We watched the movie Black Nativity yesterday. It was phenomenal. Deep, dignified, filled with epic talent. The most poetic view I’ve seen of what Jesus’ birth 2000+ years ago can mean for us today. I was speechless.
Part of the movie takes place in a thriving African-American church in Harlem. After a couple of scenes, my son said, “I want to go to church at a place like that!”
“We can do that tomorrow,” Steve replied. We’d already been talking about visiting friends of ours at Pentecostal Tabernacle. We’ve always loved Bishop Greene’s preaching, and thought the kids might enjoy the worship as much as we do. But when we explained this, our son corrected his earlier comment.
“No,” he said, “I don’t want to go to a place like that. I want OUR CHURCH to be like that. Greenhouse Mission.”
We stared back at him, stunned by this, and kind of excited. Because the truth is, so do we.
Then I told him about a weird thing that happened back in 2004:
A month after Steve & I were married, we took an unusual sort of newlywed vacation, traveling to Dallas, Texas for the annual convention of Mary Kay consultants. I’d been selling lip gloss and skincare for a few months at that point, and while I wasn’t sure it was a long-term career, it was a lot of fun.
We spent the weekend attending awards banquets, singing Pink Cadillac, and hearing about the latest products. There was a strange tour of the MK museum (including a giant latch-hook rug of the founder’s face) and encouragement to build our teams and help others achieve the Mary Kay Dream. Steve had his first Starbucks coffee at this event, and after 32 ounces of caffeine, was more enthusiastic than I’d ever seen him. He raved about how my team should be called Trish’s Dishes. “I even know your motto!” he declared. “Ladies, don’t just be a saucer… Be a PLATTER!”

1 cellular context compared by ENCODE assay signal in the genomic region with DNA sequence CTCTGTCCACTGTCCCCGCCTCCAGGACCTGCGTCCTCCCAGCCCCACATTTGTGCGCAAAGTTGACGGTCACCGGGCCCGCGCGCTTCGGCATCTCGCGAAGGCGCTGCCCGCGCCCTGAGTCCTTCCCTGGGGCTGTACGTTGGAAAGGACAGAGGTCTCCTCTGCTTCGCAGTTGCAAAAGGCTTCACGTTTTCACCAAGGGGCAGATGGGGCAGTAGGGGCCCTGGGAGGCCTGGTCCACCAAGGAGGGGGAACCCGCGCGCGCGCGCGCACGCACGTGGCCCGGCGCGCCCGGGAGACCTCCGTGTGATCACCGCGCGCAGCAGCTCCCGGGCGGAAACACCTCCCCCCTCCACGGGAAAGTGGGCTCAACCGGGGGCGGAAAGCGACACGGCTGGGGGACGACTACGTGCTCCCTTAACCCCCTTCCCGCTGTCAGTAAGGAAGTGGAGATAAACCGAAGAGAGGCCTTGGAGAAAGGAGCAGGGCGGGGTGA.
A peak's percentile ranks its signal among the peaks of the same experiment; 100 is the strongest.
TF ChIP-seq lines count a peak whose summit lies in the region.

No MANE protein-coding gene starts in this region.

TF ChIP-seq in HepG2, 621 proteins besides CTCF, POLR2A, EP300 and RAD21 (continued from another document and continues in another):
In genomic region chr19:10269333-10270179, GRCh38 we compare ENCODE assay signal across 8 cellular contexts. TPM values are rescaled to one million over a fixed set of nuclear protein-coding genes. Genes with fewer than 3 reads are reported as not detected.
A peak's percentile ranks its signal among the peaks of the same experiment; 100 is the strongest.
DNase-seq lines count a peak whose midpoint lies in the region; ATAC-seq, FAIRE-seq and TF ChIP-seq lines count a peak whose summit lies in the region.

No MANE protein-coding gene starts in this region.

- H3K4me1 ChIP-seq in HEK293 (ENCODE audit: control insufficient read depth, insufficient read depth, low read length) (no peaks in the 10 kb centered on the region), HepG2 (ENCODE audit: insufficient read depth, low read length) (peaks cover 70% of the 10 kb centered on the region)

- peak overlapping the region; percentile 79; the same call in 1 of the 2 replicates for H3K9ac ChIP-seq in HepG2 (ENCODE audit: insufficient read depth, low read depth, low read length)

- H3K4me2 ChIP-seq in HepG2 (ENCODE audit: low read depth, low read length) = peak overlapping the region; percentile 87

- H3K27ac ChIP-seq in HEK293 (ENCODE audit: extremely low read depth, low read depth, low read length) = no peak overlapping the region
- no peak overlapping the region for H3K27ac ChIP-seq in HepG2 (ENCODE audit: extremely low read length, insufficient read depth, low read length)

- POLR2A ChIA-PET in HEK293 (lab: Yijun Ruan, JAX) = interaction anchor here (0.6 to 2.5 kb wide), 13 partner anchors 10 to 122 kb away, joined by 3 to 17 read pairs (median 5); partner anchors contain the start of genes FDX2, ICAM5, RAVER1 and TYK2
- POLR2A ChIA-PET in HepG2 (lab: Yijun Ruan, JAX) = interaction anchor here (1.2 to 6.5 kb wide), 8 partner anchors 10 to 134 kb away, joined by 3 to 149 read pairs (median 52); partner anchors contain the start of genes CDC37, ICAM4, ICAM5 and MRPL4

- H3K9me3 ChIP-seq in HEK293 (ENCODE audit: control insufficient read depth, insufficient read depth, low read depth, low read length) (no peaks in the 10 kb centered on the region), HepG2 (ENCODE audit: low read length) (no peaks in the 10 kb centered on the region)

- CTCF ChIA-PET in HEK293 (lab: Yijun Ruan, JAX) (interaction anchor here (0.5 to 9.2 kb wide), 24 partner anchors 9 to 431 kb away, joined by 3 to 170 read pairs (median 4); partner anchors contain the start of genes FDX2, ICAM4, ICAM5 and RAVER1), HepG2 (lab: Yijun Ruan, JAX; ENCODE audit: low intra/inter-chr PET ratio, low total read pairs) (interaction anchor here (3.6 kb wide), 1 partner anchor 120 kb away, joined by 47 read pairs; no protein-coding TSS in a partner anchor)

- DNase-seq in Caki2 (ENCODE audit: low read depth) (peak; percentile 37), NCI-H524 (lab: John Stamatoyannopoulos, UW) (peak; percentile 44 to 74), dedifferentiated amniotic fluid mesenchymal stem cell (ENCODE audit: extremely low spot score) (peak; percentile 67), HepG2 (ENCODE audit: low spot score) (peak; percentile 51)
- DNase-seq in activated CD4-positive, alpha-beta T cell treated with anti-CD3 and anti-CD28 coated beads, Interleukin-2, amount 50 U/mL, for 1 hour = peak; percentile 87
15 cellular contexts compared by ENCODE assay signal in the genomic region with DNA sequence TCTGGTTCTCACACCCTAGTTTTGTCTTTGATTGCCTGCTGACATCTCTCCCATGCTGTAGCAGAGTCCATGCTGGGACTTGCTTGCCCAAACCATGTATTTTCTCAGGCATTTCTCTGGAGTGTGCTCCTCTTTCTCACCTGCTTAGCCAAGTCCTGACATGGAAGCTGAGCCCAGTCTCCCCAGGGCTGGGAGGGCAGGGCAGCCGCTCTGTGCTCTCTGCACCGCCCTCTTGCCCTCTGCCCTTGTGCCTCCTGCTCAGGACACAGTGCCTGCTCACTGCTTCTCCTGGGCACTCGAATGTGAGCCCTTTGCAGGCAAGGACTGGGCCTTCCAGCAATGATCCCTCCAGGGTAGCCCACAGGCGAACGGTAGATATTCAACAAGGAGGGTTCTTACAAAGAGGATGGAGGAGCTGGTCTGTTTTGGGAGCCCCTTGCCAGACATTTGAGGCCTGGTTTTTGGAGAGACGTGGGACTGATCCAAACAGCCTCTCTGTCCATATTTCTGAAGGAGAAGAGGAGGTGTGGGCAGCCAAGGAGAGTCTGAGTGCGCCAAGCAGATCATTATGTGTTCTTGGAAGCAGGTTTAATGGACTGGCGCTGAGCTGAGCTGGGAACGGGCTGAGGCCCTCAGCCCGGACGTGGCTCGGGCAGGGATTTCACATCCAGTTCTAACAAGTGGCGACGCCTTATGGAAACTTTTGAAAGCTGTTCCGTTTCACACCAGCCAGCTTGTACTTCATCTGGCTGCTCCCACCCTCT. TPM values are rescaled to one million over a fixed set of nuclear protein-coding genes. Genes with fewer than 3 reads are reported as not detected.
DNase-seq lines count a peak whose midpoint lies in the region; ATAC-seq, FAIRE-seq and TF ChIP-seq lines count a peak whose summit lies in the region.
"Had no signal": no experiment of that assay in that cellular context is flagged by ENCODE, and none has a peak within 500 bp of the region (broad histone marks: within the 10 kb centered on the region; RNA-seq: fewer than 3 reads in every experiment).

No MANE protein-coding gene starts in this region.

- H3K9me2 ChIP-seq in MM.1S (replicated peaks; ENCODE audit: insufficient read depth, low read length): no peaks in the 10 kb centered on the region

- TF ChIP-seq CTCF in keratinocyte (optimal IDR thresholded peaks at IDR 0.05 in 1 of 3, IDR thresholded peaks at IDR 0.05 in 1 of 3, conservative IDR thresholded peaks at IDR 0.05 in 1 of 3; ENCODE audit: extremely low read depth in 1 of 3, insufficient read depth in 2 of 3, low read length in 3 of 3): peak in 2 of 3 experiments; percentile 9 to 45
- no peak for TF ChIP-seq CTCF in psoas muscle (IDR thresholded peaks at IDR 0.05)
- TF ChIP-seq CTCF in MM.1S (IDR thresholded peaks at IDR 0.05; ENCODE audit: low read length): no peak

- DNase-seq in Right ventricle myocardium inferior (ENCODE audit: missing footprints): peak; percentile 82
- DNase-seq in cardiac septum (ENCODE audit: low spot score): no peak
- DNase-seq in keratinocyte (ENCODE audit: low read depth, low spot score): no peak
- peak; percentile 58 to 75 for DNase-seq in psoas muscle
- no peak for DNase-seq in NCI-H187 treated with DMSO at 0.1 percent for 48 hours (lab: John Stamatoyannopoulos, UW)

That may be the hardest I laughed in the entire first year of our marriage.
On Sunday of that week, we went to church at The Potter’s House, a mega-church founded by a charismatic African-American pastor. We walked into the huge sanctuary and were welcomed by more people than I could count. A dapper usher led us to a seat. We were WAY underdressed. As the choir started to sing I looked around and realized that we were two of approximately eight white people in a sea of black faces. This should feel weird, I thought. But it didn’t. The atmosphere was so warm, I just wanted to hug everyone. I was pretty sure they’d let me. God was THERE.
This turned out to be one of the foundational church services of my life. The straightforward, blunt preaching, the emphatic call to prayer. The way one of the senior ladies of the church took the stage and declared this truth: when God’s FAMILY comes together, they pray over things that are wrong until THINGS GET RIGHT. I still get shivers typing that now.
At some point after that (I think it was the next day on the flight home) I sensed God talking to me. He said, “You can sell makeup and I’ll bless that. Or you can be part of building a church like that in Cambridge. But you can’t do both.”
A week later I sent back my Mary Kay inventory, and waited to see what God would do. I sort of expected it to look a certain way, but it hasn’t looked anything like that.
I told this story to my son. How I sense that Greenhouse Mission IS supposed to look and feel like the church we saw in Black Nativity. Not because we can make it that way, but because God made this strange offer eleven years ago, and He tends to do unlikely things.